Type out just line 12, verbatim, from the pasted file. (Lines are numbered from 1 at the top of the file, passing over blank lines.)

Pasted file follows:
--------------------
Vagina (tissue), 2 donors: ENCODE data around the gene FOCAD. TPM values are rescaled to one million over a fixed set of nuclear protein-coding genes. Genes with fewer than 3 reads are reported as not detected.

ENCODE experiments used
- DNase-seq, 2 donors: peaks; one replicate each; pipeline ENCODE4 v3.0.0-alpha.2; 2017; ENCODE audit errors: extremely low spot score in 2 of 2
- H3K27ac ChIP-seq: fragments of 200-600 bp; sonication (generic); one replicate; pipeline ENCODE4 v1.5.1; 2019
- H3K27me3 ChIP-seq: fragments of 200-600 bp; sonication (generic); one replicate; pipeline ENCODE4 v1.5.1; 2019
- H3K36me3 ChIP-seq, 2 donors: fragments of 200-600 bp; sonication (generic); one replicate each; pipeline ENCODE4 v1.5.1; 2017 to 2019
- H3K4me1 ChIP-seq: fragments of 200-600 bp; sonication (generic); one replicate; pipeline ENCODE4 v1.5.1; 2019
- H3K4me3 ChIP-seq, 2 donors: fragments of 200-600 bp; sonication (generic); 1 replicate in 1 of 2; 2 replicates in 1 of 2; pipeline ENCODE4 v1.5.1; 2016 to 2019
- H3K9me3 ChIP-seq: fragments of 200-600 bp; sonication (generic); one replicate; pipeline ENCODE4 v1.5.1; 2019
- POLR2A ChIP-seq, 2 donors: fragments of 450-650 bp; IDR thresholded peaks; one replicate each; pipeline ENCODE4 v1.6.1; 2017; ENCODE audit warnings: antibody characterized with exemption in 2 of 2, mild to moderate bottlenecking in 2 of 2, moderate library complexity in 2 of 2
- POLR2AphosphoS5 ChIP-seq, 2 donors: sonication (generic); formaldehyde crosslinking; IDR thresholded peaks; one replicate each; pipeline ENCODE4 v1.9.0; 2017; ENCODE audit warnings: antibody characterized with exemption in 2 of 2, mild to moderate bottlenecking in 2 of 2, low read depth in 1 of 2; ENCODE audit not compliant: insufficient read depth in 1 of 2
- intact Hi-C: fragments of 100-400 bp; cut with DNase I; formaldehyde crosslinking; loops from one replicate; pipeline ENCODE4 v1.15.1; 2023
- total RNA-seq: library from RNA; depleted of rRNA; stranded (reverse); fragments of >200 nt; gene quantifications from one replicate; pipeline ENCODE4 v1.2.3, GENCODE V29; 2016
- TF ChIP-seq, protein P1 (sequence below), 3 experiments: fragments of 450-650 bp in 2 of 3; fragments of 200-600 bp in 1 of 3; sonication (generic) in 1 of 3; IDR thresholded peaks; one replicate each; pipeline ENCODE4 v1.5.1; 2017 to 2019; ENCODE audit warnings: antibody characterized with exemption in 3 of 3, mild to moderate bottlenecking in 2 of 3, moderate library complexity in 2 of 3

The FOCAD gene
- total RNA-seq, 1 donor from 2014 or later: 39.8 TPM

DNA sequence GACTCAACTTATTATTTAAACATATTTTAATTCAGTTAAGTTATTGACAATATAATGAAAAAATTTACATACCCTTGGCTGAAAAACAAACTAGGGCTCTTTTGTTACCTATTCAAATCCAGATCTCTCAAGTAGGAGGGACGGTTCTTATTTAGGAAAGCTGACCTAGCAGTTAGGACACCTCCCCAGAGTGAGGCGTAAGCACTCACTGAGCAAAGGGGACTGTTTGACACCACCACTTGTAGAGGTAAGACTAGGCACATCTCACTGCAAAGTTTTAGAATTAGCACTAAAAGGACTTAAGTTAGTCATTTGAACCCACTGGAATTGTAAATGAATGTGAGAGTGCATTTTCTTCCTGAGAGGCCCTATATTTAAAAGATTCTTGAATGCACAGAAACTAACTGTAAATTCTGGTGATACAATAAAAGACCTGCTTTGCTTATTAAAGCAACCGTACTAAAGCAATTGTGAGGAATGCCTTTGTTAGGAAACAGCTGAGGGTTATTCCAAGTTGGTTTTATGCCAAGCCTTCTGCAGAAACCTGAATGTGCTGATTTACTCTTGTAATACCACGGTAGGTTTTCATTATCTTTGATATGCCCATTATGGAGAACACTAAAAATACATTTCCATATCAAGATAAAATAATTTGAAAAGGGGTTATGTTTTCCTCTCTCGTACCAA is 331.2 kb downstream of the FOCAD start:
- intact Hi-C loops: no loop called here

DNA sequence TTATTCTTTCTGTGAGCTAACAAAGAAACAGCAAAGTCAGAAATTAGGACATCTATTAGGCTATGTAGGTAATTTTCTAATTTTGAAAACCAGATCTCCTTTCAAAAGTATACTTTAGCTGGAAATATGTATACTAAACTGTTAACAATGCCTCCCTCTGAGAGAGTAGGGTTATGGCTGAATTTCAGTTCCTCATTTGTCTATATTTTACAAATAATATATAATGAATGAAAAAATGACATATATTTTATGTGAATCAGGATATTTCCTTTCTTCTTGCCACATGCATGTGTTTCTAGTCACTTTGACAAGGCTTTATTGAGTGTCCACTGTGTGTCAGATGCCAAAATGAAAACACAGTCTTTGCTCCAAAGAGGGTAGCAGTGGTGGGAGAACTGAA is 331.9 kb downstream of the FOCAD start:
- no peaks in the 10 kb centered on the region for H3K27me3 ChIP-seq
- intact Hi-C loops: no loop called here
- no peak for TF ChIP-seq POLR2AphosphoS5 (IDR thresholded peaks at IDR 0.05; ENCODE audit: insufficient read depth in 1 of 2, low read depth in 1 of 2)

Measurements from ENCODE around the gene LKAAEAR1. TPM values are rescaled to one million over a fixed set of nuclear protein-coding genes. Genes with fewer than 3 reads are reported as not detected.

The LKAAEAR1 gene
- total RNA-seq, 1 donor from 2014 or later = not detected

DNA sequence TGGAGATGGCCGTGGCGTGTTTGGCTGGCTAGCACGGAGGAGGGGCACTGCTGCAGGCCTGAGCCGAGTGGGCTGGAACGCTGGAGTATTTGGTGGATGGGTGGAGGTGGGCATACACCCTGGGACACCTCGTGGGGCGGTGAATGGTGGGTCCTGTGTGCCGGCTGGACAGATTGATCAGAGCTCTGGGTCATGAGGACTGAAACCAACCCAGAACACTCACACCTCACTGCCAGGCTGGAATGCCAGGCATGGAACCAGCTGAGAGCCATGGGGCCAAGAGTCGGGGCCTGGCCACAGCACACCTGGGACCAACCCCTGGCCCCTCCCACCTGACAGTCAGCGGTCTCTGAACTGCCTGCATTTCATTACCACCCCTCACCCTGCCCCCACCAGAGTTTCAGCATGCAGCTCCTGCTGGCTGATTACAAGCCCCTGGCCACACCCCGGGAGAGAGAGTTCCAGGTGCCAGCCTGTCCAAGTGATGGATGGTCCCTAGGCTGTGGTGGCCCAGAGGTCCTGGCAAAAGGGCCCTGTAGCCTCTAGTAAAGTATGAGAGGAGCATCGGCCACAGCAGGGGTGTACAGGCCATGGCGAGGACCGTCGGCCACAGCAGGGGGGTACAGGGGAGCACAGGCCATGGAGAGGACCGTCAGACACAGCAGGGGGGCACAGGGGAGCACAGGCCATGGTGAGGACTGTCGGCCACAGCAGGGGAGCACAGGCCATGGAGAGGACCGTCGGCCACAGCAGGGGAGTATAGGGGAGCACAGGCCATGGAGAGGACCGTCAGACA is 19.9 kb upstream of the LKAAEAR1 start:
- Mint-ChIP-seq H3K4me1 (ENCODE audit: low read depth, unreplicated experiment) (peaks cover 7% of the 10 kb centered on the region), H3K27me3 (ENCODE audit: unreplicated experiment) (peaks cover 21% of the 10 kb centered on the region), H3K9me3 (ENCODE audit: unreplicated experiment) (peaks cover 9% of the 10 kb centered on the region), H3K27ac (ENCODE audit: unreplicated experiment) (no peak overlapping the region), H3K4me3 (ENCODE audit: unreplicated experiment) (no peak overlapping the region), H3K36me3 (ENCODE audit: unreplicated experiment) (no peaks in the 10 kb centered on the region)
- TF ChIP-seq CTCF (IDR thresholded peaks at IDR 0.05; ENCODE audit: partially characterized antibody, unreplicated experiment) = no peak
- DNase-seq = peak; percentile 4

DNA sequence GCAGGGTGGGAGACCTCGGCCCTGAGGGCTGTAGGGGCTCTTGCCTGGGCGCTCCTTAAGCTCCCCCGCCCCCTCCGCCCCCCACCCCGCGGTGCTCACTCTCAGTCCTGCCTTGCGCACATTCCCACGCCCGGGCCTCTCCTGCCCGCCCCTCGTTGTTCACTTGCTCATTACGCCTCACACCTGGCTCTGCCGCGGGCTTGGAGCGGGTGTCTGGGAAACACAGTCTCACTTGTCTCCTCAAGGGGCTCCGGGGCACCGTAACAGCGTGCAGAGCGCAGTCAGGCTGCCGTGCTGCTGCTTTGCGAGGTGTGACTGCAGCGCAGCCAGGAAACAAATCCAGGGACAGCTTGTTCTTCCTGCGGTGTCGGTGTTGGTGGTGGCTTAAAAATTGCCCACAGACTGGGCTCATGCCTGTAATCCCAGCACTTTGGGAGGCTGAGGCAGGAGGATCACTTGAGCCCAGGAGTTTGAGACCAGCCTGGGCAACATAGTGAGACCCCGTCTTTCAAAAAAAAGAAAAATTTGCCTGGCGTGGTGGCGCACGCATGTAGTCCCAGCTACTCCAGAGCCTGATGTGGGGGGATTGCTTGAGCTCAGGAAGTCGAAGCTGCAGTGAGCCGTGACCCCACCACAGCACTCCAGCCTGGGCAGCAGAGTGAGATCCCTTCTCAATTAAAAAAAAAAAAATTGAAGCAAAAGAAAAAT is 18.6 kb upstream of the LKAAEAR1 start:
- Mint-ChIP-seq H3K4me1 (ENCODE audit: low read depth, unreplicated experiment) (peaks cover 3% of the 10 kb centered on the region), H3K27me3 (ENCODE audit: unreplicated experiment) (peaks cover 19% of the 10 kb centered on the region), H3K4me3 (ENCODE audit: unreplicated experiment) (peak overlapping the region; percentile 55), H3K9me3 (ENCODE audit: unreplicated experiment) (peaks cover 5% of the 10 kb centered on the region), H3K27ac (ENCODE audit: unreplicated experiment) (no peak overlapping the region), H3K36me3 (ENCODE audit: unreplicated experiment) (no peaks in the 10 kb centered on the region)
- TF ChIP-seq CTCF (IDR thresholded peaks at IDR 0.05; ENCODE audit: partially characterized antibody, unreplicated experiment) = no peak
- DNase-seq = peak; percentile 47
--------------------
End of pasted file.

- intact Hi-C: fragments of 100-400 bp; cut with DNase I; formaldehyde crosslinking; loops from one replicate; pipeline ENCODE4 v1.15.1; 2023